• Everybody knows who really won the 2000 election and the hijinks the country had to go through to declare him the winner. Whether said victor was worse than the fictional Franken depends on one's political inclination.
    • Ellen DeGeneres and Anne Heche, who are supposed to be the surrogate parents of Franken's clone, broke up after Heche no longer identified as a lesbian.
    • Joe Lieberman really did become the Democratic vice presidential nominee in 2000, but became so far-right in the years afterward that the Democrats would now never accept him as a presidential nominee.
  • Framing Device: The three books within a book make up the novel, starting with Franken's ficticious autobiography Daring to Lead; Franken's campaign diary covering the Iowa and New Hampshire primaries; and a behind-the-scenes exposé by Bob Woodward covering Franken's brief term.
  • Hero Antagonist: Al Gore, whose attempted exposure of Franken's shenanigans backfires and costs him the nomination.
  • It Will Never Catch On: Averted. Although most people in Real Life would see ATM useage fees as a frivilous non-issue, pundit chatter in-universe turns it into a sleeper issue that bolsters Franken's popularity. When the Millennium Bug only affects ATMs, the momentum helps Franken beat Al Gore to the Democratic nomination.
  • Jerkass: Pretty much everyone in the Franken campaign. Probably the only likeable character is Franken's wife.
  • Know When to Fold 'Em: Averted with Gore; even after getting crushed in the Democratic primaries, several newspaper headlines repeatedly say that Gore "vows to fight on" despite Franken's popularity.
  • Karma Houdini: Franken pardons himself while the rest of the administration lands in prison.
  • Landslide Election: Franken's defeat of Gore (who even loses in his home state of Tennessee) in the primaries, and his defeat of Newt Gingrich in the national election.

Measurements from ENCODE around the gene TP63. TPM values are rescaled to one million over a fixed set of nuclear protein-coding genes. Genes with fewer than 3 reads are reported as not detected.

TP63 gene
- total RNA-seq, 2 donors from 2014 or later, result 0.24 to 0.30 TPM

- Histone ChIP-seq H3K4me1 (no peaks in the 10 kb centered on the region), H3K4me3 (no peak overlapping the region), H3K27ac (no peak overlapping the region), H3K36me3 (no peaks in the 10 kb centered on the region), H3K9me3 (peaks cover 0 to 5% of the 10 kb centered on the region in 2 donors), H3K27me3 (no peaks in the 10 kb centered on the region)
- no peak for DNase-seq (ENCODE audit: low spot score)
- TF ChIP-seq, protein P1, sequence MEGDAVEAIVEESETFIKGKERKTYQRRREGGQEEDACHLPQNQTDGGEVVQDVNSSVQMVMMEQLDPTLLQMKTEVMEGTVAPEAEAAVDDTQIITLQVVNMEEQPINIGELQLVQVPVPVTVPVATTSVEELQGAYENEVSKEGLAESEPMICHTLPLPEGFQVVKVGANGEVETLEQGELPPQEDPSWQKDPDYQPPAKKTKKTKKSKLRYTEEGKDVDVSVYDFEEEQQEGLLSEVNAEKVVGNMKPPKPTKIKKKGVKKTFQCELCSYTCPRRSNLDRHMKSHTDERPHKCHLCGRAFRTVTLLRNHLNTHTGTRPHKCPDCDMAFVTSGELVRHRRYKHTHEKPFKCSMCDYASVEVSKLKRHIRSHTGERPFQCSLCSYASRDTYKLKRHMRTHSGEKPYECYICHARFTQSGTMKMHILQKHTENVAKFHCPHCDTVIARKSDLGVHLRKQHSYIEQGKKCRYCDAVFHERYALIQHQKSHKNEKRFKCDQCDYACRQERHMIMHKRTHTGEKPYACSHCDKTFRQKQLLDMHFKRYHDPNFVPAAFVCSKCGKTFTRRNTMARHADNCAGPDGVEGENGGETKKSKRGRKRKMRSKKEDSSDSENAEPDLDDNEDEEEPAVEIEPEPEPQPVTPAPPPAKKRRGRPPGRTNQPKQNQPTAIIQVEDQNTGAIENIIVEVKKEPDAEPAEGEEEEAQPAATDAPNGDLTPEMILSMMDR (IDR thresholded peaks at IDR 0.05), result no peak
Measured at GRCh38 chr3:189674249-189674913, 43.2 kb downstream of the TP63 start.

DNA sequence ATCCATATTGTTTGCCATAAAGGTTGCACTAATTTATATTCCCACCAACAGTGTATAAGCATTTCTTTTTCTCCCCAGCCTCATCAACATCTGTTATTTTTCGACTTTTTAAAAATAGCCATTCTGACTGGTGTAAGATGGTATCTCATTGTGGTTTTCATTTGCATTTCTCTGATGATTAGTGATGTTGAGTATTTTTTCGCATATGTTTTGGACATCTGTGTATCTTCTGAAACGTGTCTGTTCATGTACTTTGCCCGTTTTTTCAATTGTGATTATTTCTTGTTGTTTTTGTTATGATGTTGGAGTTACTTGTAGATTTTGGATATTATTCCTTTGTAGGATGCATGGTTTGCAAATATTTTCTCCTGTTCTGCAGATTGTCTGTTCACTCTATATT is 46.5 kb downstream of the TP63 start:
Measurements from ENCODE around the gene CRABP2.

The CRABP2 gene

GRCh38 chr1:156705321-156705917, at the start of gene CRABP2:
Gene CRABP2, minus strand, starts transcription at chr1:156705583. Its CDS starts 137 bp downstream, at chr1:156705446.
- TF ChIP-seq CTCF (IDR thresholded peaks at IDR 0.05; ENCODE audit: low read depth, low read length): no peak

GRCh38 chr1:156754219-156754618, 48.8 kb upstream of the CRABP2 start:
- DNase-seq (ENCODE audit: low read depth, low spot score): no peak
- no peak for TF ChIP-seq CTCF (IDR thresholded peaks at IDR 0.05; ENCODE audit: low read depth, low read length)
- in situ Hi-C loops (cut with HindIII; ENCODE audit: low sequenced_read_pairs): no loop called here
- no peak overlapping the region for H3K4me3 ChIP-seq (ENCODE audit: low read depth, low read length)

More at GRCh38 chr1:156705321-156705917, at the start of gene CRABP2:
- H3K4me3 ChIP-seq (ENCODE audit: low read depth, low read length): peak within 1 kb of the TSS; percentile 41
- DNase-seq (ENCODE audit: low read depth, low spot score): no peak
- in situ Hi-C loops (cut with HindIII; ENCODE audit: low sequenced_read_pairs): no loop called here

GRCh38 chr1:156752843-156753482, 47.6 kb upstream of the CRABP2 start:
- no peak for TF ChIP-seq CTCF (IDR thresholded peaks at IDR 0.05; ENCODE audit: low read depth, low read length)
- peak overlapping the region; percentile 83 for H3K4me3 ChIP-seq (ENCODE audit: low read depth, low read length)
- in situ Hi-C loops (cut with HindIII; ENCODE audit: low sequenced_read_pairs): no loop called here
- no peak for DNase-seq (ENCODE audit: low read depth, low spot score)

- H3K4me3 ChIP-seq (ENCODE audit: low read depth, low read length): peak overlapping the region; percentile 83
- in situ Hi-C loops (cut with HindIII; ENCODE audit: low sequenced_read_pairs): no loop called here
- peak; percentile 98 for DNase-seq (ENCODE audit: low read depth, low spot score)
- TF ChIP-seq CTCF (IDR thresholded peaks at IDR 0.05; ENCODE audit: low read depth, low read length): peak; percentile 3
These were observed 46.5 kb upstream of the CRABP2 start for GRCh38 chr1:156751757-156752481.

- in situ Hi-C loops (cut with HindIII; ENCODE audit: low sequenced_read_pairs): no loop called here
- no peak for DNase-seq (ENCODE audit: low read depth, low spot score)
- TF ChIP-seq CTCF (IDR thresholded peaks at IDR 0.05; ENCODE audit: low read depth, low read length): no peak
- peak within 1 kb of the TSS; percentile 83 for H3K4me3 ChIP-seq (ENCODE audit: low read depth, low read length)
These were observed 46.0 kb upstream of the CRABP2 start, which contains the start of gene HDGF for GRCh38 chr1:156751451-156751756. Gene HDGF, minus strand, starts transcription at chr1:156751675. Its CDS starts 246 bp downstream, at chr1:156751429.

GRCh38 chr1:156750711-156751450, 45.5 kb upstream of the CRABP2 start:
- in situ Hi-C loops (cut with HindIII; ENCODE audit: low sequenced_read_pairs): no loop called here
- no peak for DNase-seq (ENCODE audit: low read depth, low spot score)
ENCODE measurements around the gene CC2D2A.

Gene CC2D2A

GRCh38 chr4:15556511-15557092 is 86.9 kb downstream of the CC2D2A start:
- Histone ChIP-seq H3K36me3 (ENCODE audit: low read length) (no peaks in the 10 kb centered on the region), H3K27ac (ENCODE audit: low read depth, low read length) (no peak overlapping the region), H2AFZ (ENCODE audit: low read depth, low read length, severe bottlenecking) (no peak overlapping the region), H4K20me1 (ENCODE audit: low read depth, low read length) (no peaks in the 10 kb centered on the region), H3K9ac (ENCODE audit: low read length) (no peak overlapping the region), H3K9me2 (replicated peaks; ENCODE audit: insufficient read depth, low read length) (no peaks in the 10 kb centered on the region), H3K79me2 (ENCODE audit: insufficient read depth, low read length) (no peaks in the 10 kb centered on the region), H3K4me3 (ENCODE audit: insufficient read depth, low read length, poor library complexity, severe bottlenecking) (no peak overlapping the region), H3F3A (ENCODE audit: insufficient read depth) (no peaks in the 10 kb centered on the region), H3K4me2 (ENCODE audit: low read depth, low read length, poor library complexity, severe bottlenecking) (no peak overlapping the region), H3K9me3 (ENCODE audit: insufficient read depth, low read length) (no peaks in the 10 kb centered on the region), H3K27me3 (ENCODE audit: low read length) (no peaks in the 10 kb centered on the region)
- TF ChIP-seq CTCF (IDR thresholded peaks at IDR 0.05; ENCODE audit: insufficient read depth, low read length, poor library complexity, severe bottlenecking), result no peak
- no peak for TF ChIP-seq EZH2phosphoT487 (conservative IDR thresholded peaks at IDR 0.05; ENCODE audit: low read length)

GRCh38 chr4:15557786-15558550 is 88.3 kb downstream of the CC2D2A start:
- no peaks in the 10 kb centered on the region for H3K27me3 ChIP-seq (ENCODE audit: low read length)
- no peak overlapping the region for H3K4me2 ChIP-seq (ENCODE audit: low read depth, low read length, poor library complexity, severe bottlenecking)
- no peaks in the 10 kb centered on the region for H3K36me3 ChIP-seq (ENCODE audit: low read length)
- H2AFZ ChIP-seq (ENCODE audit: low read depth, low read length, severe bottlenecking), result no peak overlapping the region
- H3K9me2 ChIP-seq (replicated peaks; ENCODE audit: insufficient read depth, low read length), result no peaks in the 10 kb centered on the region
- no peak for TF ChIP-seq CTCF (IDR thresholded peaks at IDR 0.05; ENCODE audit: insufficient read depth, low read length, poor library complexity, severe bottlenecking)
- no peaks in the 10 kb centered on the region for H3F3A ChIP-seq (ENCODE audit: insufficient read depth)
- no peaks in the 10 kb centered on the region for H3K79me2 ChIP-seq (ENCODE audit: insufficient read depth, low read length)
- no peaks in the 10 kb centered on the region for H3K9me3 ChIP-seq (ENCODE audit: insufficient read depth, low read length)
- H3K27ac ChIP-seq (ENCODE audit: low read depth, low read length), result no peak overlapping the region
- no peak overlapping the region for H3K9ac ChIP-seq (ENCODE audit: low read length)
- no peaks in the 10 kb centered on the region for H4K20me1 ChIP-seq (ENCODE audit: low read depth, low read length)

• Next Sunday A.D.: The campaign diary and Daring to Lead take place in the near-future years of 1999-2001, covering the primaries and the first days of Franken's presidency.
  • Nice Character, Mean Actor: Plenty of examples on Franken's part, especially his campaign diary that is loaded with insults against the inhabitants of both New Hampshire and Iowa. It bites him in the ass when he has to hand over the diary to a congressional committee.
  • Nice Job Fixing It, Villain: Franken's decision to pick Joe Lieberman as his running mate is considered one of the few good things to come out of his presidency, as Lieberman turns out to be one of the greatest presidents in history and leads the country through an eighteen year-long period of prosperity.
  • That Came Out Wrong: Franken's inauguration speech. In the middle of trying to apologize for slavery, Franken makes a highly offensive impression of a black character from the movie Mandingo. The speech results in a backlash.
  • Wounded Gazelle Gambit: During a debate, Gore tries to unload information linking Al's brother Otto to a series of illegal activities which benefited Al's campaign. Al turns this around on Gore, angrily accusing him of exploiting Otto's personal problems for political gain. The incident dooms Gore's shot at the Democratic nomination.